And this is something we haven’t talked about much, but I’m excited to even just get your thoughts on this around access. When you talk about inclusivity, the word access comes up, and it’s coming up more and more. And especially when you think about how to become more of an inclusive leader, giving your people access is a big part of that. Talk to me a little bit about putting that in here and just some thoughts to give our listeners.

Perry Holley:    Yeah, it’s a much bigger topic, but at the high level would be that not everybody has had the same access to resources, not everybody’s had the same access to opportunities. There’s a lot of talk, in the US especially we hear about privilege. And it sounds great to talk about meritocracy-based systems where the most deserving person is … Well, we just, we only promote the most deserving people. But I think, the inclusive leader will be looking at that, that if the playing field levels, if the playing field is completely level, and everybody has the same access and the same privilege, then yes, the scope of the most … the meritocracy, let’s get the most deserving. But you have to, like you said, lead everybody differently. What are the levels of access?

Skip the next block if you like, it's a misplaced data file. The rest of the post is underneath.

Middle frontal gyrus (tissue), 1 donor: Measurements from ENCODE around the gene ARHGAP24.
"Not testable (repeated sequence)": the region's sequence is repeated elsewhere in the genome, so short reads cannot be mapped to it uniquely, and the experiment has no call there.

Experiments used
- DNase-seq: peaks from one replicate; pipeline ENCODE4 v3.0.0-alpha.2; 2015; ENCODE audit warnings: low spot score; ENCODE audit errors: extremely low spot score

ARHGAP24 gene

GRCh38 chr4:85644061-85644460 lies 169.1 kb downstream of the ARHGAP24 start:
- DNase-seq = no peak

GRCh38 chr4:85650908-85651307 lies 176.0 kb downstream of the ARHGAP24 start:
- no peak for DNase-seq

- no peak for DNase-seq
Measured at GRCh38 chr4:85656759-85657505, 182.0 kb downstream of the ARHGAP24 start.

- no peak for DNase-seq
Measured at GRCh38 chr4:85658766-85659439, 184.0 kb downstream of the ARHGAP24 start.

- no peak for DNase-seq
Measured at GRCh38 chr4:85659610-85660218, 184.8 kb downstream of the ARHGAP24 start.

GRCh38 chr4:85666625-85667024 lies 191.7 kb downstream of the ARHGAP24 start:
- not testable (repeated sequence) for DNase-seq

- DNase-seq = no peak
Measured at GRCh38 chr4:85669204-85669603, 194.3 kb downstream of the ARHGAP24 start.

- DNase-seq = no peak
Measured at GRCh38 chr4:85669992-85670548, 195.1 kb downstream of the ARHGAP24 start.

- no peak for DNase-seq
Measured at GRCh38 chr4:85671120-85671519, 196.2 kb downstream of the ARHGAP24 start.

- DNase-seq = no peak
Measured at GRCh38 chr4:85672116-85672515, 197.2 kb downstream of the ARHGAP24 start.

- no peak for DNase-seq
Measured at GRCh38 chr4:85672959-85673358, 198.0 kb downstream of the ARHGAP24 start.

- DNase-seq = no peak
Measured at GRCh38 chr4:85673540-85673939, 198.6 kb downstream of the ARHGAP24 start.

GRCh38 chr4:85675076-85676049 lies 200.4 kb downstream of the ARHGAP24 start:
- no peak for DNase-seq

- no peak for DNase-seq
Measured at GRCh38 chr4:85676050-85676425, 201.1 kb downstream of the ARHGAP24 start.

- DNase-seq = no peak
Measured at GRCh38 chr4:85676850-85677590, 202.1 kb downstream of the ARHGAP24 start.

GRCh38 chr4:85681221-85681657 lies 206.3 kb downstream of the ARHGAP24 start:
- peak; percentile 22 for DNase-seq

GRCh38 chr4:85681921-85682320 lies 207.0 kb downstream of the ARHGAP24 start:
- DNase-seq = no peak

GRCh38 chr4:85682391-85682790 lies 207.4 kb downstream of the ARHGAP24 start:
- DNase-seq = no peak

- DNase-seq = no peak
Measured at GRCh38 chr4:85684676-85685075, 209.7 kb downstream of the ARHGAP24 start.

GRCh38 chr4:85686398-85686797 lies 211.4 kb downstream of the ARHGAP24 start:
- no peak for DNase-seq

What I find is that if you’ve done a really good job with levels one, two, and three, and you’ve learned a lot about the identity and cultural dynamics of each individual in your team, you’ve learned their story, not just their history. That’s been a big deal to me, by the way. You can mark that down, is I spent a lot of time talking about history versus your story. And there’s a lot of difference there.